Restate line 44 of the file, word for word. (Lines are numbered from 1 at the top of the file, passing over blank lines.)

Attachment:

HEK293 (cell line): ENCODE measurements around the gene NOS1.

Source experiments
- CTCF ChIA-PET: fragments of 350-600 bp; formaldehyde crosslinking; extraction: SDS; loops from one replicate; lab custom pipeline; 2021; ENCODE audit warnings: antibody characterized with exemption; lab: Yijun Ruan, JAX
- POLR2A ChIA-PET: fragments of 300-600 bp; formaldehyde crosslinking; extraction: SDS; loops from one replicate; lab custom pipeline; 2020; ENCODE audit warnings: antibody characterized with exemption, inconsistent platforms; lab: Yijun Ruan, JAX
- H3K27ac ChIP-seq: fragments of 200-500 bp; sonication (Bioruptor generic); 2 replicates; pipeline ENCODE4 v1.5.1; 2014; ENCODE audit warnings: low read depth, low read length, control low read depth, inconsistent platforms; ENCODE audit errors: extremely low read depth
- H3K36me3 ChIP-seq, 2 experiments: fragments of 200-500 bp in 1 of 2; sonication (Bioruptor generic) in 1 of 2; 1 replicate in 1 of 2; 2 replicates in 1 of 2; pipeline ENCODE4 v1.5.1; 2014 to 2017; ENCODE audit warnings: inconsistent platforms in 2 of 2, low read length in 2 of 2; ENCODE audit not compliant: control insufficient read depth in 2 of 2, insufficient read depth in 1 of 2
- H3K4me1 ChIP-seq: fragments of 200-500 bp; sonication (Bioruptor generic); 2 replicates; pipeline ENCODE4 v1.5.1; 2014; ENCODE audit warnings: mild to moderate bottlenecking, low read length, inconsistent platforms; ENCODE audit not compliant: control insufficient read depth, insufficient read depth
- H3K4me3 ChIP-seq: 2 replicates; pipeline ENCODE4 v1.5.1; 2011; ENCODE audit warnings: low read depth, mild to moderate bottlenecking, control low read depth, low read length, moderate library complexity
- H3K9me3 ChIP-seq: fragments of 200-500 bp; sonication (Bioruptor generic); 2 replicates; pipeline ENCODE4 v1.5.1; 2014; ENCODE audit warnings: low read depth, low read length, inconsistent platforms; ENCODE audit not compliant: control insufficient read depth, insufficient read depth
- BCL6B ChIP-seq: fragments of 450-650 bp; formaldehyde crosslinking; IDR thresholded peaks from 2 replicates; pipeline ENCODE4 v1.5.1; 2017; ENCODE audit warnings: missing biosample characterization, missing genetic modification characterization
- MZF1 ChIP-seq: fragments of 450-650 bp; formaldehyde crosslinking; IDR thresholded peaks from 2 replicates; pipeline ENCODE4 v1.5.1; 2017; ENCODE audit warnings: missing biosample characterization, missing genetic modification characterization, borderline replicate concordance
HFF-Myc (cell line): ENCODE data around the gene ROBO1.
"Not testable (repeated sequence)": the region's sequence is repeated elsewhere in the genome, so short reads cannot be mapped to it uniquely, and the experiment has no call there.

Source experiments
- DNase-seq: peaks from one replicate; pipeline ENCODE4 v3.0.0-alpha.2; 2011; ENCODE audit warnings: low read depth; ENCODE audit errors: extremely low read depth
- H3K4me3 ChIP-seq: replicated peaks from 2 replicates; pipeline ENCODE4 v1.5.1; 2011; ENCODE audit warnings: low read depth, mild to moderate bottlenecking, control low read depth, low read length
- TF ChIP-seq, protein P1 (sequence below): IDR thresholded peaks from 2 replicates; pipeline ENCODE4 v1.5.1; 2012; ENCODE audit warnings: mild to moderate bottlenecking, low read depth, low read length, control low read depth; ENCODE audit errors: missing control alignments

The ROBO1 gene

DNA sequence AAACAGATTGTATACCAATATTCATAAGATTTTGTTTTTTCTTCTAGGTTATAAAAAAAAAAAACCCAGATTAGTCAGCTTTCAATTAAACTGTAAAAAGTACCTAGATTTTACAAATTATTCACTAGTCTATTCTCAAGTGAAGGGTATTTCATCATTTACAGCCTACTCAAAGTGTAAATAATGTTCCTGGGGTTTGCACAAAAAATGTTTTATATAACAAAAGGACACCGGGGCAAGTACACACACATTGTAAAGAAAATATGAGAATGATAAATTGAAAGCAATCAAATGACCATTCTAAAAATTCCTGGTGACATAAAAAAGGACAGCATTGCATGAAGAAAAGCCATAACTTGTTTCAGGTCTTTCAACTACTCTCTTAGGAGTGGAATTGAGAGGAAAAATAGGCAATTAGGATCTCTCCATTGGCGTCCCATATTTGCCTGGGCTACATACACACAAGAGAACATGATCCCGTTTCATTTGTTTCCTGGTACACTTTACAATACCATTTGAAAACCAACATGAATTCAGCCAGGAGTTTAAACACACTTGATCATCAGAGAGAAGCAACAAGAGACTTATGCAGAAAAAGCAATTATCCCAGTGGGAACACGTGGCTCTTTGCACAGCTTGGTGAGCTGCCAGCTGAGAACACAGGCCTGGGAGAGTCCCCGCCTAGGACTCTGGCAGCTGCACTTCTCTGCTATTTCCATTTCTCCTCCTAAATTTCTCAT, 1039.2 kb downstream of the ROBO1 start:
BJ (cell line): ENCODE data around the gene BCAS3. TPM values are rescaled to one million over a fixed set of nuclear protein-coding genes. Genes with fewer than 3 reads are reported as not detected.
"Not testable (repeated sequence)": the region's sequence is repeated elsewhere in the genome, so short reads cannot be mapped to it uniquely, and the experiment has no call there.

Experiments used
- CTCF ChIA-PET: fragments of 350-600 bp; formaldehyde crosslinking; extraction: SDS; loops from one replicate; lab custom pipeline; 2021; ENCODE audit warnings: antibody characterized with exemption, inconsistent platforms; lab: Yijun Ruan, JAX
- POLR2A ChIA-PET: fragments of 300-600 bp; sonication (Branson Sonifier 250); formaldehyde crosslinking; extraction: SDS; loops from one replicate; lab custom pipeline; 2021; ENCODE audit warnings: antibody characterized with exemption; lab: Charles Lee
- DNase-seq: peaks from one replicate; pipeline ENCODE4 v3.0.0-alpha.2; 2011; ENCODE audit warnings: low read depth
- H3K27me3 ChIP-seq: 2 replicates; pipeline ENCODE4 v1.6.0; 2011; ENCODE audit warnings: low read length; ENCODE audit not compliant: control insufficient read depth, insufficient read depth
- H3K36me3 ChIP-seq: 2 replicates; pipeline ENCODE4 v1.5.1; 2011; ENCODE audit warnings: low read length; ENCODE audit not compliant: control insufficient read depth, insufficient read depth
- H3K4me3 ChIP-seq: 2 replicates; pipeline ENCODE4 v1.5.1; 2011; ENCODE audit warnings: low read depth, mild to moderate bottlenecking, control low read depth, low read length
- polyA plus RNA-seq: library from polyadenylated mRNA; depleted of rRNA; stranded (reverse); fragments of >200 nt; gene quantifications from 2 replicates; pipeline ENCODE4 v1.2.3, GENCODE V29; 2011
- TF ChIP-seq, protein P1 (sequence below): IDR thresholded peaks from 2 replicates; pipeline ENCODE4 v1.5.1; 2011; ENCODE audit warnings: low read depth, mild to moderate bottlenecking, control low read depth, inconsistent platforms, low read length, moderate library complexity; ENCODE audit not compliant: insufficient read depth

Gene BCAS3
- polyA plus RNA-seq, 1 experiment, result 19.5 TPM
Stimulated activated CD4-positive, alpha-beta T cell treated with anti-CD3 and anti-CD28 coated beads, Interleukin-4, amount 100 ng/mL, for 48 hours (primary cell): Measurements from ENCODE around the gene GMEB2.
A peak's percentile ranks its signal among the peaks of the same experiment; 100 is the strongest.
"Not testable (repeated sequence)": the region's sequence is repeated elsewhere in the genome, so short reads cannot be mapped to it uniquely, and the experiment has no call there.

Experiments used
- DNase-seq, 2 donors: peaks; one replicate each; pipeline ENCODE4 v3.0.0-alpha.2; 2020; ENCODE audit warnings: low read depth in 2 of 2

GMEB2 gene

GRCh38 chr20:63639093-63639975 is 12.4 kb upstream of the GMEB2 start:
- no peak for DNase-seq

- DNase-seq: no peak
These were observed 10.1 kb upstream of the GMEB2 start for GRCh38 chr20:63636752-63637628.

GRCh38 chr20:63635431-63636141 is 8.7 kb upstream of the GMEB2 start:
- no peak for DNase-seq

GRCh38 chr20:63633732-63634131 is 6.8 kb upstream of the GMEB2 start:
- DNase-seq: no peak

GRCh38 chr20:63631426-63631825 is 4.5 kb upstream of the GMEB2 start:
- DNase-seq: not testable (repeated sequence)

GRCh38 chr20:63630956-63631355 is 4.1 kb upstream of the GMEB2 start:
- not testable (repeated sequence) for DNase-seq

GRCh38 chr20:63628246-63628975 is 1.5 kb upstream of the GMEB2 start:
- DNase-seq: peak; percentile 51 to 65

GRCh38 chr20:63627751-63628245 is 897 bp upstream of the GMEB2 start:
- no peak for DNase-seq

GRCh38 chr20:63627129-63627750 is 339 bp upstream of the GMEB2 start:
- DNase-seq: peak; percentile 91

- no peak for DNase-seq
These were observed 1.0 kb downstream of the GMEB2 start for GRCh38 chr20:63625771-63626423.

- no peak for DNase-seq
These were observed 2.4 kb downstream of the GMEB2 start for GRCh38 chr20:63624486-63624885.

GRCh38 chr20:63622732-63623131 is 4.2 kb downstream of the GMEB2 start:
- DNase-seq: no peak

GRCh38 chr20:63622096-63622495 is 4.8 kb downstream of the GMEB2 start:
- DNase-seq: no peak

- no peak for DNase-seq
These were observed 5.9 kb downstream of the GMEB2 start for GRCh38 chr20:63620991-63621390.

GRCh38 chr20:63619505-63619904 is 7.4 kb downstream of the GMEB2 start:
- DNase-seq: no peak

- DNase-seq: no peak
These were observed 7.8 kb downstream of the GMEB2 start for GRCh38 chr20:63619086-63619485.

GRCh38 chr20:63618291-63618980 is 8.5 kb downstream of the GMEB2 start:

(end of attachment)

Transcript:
- no peak for DNase-seq